There are two ways to break up a relationship: walk away, or get the other party to walk away. Is Trump trying to break up NATO by getting the other parties to walk away? From Patrick Armstrong at strategic-culture.org:
In January 2018 I advanced the hypothesis that U.S. President Trump understood that the only way to “Make American Great Again” was to disentangle it from the imperial mission that had it stuck in perpetual wars. I suggested that the cutting of this “Gordian Knot of entanglements” was difficult, even impossible, to accomplish from his end and that he understood that the cutting could only come from the other side. I followed up with another look the next March. I now look at my hypothesis as Trump’s first term comes to an end.
While we are no closer to knowing whether this is indeed Trump’s strategy or an unintended consequence of his behaviour, it is clear that the “Gordian knot of U.S. imperial entanglements” is under great strain.
German-American relations provide an observation point. There are four demands the Trump Administration makes of its allies – Huawei, Iran, Nord Stream 2 and defence spending – and all four converge on Germany. Germany is one of the most important American allies; it is probably the second-most important NATO member; it is the economic engine of the European Union. Should it truly defy Washington on these issues, there would be fundamental damage to the U.S. imperium. (And, if George Friedman is correct in stating that preventing a Germany-Russia coalition is the “primordial interest” of the USA, the damage could be greater still.) And yet that is what we are looking at: on several issues Berlin is defying Washington.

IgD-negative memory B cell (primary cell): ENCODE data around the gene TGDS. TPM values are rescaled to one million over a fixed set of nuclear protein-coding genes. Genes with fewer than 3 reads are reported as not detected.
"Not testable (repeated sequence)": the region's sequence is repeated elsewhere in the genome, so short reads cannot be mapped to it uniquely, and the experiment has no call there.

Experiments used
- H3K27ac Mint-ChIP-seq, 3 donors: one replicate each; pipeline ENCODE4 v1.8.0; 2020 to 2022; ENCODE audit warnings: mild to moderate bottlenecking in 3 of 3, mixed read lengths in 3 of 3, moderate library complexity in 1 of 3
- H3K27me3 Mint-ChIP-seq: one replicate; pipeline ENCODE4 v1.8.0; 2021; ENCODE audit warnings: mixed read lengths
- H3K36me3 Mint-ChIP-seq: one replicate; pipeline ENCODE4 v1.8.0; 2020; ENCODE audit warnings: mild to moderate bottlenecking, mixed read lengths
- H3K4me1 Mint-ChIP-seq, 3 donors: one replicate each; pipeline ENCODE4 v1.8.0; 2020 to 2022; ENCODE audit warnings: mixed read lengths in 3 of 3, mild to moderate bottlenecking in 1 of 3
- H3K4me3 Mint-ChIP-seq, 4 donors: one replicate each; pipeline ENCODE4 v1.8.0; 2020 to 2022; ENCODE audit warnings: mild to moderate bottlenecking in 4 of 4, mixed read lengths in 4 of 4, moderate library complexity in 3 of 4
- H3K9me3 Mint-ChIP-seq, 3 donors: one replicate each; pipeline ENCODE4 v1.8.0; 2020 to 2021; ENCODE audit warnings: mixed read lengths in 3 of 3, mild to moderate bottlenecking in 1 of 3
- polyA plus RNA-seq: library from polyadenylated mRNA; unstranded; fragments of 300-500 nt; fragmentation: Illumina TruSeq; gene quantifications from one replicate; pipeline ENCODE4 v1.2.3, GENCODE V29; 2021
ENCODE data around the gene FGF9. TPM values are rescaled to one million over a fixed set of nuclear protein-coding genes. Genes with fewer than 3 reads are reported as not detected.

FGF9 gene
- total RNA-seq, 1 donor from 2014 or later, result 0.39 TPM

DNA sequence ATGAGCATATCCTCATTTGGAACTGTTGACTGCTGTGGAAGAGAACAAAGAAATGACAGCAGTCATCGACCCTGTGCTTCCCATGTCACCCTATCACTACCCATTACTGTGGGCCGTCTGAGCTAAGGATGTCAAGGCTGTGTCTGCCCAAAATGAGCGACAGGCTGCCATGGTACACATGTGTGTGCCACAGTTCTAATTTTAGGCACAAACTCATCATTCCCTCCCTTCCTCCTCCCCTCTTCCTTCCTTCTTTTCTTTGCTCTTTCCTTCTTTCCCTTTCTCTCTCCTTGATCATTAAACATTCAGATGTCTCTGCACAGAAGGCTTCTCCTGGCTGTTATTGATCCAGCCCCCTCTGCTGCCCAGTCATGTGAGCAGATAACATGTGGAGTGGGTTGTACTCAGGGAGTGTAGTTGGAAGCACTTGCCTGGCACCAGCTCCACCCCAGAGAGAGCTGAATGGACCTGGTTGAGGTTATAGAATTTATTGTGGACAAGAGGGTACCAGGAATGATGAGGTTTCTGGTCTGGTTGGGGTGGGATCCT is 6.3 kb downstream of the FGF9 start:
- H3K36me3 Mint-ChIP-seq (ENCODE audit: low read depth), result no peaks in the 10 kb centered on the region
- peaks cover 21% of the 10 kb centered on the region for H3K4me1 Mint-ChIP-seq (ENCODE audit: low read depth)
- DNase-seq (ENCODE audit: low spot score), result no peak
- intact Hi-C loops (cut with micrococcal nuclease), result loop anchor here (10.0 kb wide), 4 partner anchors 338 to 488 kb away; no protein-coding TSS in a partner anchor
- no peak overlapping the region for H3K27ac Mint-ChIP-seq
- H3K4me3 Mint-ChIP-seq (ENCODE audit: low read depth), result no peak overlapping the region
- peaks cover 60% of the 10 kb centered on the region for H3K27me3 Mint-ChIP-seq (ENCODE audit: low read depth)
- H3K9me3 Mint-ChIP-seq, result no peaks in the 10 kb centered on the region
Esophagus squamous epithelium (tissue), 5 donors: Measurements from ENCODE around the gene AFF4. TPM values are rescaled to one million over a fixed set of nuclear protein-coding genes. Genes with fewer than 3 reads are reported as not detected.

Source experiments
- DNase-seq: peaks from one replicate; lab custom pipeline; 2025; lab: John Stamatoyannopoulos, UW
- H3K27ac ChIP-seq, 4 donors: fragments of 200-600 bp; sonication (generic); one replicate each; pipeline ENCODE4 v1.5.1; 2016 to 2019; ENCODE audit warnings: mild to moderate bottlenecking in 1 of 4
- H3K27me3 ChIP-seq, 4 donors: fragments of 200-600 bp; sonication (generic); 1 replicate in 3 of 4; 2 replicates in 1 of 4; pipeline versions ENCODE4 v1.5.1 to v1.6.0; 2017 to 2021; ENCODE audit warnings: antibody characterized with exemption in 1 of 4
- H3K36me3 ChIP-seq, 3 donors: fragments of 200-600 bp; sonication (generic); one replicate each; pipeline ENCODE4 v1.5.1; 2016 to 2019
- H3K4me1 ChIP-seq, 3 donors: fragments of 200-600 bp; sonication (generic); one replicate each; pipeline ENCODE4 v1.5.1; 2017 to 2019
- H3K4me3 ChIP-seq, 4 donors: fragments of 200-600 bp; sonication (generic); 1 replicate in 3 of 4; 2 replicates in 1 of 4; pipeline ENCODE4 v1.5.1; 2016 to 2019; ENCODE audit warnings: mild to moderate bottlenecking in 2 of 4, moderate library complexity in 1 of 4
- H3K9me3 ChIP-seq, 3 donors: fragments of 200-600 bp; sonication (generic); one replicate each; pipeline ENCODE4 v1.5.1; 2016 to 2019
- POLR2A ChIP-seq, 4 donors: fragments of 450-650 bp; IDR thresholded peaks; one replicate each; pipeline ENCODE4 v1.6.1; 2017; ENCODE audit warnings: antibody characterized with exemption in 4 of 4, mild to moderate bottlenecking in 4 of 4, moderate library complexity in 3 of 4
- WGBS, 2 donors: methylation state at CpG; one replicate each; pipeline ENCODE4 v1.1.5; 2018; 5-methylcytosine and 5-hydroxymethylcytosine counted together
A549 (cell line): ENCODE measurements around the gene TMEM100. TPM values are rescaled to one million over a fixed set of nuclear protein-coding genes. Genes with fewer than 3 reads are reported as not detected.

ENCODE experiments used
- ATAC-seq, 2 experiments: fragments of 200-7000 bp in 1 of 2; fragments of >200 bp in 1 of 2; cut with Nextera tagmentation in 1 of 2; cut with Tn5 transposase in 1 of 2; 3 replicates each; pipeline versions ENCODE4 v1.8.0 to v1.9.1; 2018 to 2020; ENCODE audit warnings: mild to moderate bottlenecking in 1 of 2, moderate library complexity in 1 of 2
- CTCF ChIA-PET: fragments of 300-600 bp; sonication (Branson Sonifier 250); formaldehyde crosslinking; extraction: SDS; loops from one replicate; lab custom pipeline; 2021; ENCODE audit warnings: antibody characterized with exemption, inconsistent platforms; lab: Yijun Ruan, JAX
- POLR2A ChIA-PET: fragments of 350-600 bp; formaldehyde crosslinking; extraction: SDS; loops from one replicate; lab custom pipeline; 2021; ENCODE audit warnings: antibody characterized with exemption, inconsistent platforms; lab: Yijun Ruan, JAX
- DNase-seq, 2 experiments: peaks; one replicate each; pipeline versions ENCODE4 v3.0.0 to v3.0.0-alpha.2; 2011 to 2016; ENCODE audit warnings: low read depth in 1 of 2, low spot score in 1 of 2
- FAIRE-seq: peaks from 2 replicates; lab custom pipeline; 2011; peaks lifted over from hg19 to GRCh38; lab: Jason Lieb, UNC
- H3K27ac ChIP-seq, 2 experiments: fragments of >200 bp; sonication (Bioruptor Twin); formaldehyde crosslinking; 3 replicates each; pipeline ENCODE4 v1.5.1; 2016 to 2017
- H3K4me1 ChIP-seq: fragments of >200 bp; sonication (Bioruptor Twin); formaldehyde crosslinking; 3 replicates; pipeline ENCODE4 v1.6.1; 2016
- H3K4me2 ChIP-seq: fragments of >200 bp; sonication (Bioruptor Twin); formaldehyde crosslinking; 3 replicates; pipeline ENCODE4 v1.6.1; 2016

Washington is determined to knock Huawei, the Chinese telecommunications company, out of the running for 5G networks even though, by most accounts, it is the clear technological leader. In March Berlin was told that Washington “wouldn’t be able to keep intelligence and other information sharing at their current level” if Chinese companies participated in the country’s 5G network. As of now, Berlin has not decided one way or the other (September is apparently the decision point). London, on the other hand, which had agreed to let Huawei in, reversed its decision, it is reported, when Trump threatened to cut intelligence and trade. So one can imagine what pressures are being brought on Berlin.
Berlin was very involved in negotiating the nuclear agreement with Tehran – the JCPOA – and was rather stunned when Washington pulled out of it. German Chancellor Merkel acknowledged that there wasn’t much Europe could do about it: but added that it “must strengthen them [its capabilities] for the future“. When Washington forced the SWIFT system to disconnect from Iran, thereby blocking bank-to-bank transactions, Berlin, Paris and London devised an alternate system called INSTEX. But, despite big intentions, it has apparently been used only once – in a small medical supplies transaction in March.
Thus far, Berlin’s resistance to Washington’s diktats has not amounted to much but on the third case it has been defiant from the start. Germany has been buying hydrocarbons from the east for some time and it is significant that, throughout the Cold War, when the USSR and Germany were enemies, the supply never faltered. And the reason is not hard to understand: Berlin wants the energy and Moscow wants the money; it’s a mutual dependence. The dependence can be exaggerated: a BBC piece calculated two years ago that Germany got about 60% of its gas from Russia but that only about 20% of Germany’s energy came from gas: a total of 12%. But it is very likely that that 12% will grow in the future and Russian supply will become more important to Germany. On the other hand, while it is happy to get the business, given the limitless demand from China, Russia could give up the European market if it had to. But, at present, it remains a mutually beneficial trade.